Pubdate: Fri, 13 May 2016
Source: Ottawa Citizen (CN ON)
Page: A4
Copyright: 2016 Postmedia Network Inc.
Author: Shaamini Yogaretnam


Ottawa police Chief Charles Bordeleau says he won't stop opposing a
supervised injection site in Sandy Hill until he sees a plan from site
proponents on how they plan to prevent crime in the area.

"My concern is from a public safety perspective," Bordeleau told this
newspaper at an editorial board meeting Wednesday.

"Until I see a plan that's presented by organizers and the proponents
that addresses those public safety concerns, I can't support that. And
I haven't seen that yet."

The Sandy Hill Community Health Centre plans to develop a supervised
injection site, but has yet to apply for a federal exemption from drug
laws in order to be able to do so. The application requires a letter
from the city and the police chief.

"We know for a fact that (a supervised injection site) could impact
that community," Bordeleau said, "and we hear that from the community
and we hear that from our officers. You put a site in Sandy Hill,
which is surrounded by businesses, residences and schools, and that
will attract addicts to go and shoot up their illegal substances in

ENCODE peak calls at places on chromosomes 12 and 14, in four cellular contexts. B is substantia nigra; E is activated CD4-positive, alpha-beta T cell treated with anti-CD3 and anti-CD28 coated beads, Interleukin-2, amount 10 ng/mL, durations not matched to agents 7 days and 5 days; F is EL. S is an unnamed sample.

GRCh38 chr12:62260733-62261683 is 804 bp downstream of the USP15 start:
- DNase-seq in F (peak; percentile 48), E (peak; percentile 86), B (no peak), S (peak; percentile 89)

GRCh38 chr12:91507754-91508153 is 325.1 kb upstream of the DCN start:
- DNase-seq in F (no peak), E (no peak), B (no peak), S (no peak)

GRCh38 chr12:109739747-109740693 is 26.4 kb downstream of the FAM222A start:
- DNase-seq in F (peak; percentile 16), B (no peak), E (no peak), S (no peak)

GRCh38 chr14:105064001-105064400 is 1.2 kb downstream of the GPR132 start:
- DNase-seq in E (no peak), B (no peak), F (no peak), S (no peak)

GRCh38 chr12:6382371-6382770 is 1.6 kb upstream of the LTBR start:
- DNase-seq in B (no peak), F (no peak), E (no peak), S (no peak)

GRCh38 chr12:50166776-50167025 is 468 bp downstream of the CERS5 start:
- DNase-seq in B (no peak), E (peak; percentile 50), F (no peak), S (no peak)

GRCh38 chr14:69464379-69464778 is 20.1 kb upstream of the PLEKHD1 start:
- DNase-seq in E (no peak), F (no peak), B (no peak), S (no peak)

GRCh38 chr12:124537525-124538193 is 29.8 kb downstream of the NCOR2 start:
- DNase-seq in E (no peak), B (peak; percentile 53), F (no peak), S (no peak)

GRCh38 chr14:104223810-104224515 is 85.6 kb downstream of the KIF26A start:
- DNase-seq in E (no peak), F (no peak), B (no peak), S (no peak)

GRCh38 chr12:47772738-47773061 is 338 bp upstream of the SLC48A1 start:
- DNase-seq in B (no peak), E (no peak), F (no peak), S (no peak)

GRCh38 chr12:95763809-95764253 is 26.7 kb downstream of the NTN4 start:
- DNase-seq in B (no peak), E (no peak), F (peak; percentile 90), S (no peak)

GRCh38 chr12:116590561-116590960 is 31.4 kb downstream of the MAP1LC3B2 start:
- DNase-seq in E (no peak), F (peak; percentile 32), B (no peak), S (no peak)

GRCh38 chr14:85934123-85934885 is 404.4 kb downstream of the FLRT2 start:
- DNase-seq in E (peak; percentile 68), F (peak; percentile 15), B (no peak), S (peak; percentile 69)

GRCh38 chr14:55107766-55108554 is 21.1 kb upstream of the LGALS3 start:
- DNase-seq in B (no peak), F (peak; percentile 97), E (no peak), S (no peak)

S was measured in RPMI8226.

that site. What that will result in is, most likely, an increase in
drug traffickers to sell their drugs to those addicts in that specific

Bordeleau said that the same is true of other areas where there is a
high concentration of drug users such as the areas around the
Salvation Army, the Mission and the Shepherds of Good Hope. Police
conduct enforcement efforts in those areas to stop "traffickers from
preying on vulnerable addicts," he said.

Bordeleau said the concentration of drug users and dealers could
create a "potential" for increased criminal activity in the area.

"We know for a fact that users, to buy their drugs, commit crimes -
whether they break into cars, or other types of things - that's how
they get their money. So our concern is potentially we'll see an
increase in crime in that vicinity of the Sandy Hill Community Centre."

Bordeleau said as chief of police he needs to be addressed directly by
the site's organizers. He said he is open-minded and that the service
is also open-minded but "give us something. We've seen nothing."

"I want to hear from the organizers in Sandy Hill: What are they 
going to do, specific things that they're going to do to try to 
mitigate the presence of drug traffickers, because they will show up, 
it's a fact that they will show up there."

Rob Boyd, director of the health centre's harm reduction program, said
the centre has "some plans to address concerns about dealing with
crime and other public nuisance behaviours in the area."

Boyd said it's not surprising that this is what the chief is looking
for since a letter from him is required for the proposed site's
exemption application. That application also requires them to provide
local crime data. Boyd expects to have a plan to Bordeleau in July and
then work, based on the chief 's input, to improve the plan. 
- ---
MAP posted-by: Jo-D